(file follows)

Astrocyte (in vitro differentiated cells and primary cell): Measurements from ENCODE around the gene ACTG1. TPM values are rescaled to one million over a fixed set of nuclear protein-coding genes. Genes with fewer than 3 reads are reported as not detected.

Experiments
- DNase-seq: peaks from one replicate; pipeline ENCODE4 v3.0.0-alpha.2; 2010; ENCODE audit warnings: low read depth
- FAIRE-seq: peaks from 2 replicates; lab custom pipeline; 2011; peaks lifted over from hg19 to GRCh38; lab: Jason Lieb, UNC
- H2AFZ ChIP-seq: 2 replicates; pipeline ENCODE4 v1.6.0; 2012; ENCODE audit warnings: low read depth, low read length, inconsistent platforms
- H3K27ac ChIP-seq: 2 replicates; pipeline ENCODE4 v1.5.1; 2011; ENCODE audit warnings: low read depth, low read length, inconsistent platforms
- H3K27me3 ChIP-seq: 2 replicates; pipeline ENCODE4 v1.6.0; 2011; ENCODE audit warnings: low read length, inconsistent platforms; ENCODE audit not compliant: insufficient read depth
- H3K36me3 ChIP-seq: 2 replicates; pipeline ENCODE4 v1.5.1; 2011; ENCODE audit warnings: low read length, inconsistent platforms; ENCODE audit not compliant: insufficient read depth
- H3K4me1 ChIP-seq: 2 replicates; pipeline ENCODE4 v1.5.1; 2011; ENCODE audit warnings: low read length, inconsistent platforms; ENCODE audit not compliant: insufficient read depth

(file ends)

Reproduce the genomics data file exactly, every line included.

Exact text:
Astrocyte (in vitro differentiated cells and primary cell): Measurements from ENCODE around the gene ACTG1. TPM values are rescaled to one million over a fixed set of nuclear protein-coding genes. Genes with fewer than 3 reads are reported as not detected.

Experiments
- DNase-seq: peaks from one replicate; pipeline ENCODE4 v3.0.0-alpha.2; 2010; ENCODE audit warnings: low read depth
- FAIRE-seq: peaks from 2 replicates; lab custom pipeline; 2011; peaks lifted over from hg19 to GRCh38; lab: Jason Lieb, UNC
- H2AFZ ChIP-seq: 2 replicates; pipeline ENCODE4 v1.6.0; 2012; ENCODE audit warnings: low read depth, low read length, inconsistent platforms
- H3K27ac ChIP-seq: 2 replicates; pipeline ENCODE4 v1.5.1; 2011; ENCODE audit warnings: low read depth, low read length, inconsistent platforms
- H3K27me3 ChIP-seq: 2 replicates; pipeline ENCODE4 v1.6.0; 2011; ENCODE audit warnings: low read length, inconsistent platforms; ENCODE audit not compliant: insufficient read depth
- H3K36me3 ChIP-seq: 2 replicates; pipeline ENCODE4 v1.5.1; 2011; ENCODE audit warnings: low read length, inconsistent platforms; ENCODE audit not compliant: insufficient read depth
- H3K4me1 ChIP-seq: 2 replicates; pipeline ENCODE4 v1.5.1; 2011; ENCODE audit warnings: low read length, inconsistent platforms; ENCODE audit not compliant: insufficient read depth